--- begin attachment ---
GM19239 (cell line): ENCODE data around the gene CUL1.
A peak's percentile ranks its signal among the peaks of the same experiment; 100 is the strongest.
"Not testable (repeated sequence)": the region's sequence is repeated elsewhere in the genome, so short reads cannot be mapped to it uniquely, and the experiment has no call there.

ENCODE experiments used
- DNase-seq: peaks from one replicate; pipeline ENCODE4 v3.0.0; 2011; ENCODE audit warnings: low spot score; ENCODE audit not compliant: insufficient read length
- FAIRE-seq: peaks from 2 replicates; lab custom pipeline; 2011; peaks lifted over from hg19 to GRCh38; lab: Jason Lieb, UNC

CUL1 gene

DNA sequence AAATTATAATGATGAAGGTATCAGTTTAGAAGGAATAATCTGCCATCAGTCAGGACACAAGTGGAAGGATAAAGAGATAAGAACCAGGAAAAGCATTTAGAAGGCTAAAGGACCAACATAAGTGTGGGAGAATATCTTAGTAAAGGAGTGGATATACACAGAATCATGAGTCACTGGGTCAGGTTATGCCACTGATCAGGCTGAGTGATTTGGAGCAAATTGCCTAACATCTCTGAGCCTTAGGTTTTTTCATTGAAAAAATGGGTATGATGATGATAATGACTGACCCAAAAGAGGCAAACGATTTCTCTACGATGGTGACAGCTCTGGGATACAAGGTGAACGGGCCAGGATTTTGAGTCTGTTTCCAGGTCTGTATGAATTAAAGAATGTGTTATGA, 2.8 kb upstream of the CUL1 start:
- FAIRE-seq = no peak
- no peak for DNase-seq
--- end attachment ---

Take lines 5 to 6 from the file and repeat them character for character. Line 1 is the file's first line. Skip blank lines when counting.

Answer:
- DNase-seq: peaks from one replicate; pipeline ENCODE4 v3.0.0; 2011; ENCODE audit warnings: low spot score; ENCODE audit not compliant: insufficient read length
- FAIRE-seq: peaks from 2 replicates; lab custom pipeline; 2011; peaks lifted over from hg19 to GRCh38; lab: Jason Lieb, UNC